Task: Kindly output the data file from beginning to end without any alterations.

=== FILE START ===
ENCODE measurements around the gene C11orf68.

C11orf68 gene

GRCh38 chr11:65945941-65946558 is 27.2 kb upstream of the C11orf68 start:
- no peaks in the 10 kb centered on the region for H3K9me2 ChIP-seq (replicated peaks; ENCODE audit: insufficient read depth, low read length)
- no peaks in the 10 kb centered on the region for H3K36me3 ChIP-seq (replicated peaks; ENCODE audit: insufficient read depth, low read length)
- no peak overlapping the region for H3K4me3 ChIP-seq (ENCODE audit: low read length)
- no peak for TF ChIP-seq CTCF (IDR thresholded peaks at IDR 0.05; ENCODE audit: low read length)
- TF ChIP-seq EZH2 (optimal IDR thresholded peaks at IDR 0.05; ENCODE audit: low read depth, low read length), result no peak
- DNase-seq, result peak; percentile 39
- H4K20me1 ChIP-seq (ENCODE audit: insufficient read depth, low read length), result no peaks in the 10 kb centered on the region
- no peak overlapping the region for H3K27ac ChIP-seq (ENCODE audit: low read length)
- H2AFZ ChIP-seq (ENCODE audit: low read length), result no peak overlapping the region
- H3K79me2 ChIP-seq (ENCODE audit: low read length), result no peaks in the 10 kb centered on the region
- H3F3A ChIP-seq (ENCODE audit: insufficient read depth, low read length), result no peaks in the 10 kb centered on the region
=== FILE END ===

ENCODE measurements around the gene C11orf68.

C11orf68 gene

GRCh38 chr11:65945941-65946558 is 27.2 kb upstream of the C11orf68 start:
- no peaks in the 10 kb centered on the region for H3K9me2 ChIP-seq (replicated peaks; ENCODE audit: insufficient read depth, low read length)
- no peaks in the 10 kb centered on the region for H3K36me3 ChIP-seq (replicated peaks; ENCODE audit: insufficient read depth, low read length)
- no peak overlapping the region for H3K4me3 ChIP-seq (ENCODE audit: low read length)
- no peak for TF ChIP-seq CTCF (IDR thresholded peaks at IDR 0.05; ENCODE audit: low read length)
- TF ChIP-seq EZH2 (optimal IDR thresholded peaks at IDR 0.05; ENCODE audit: low read depth, low read length), result no peak
- DNase-seq, result peak; percentile 39
- H4K20me1 ChIP-seq (ENCODE audit: insufficient read depth, low read length), result no peaks in the 10 kb centered on the region
- no peak overlapping the region for H3K27ac ChIP-seq (ENCODE audit: low read length)
- H2AFZ ChIP-seq (ENCODE audit: low read length), result no peak overlapping the region
- H3K79me2 ChIP-seq (ENCODE audit: low read length), result no peaks in the 10 kb centered on the region
- H3F3A ChIP-seq (ENCODE audit: insufficient read depth, low read length), result no peaks in the 10 kb centered on the region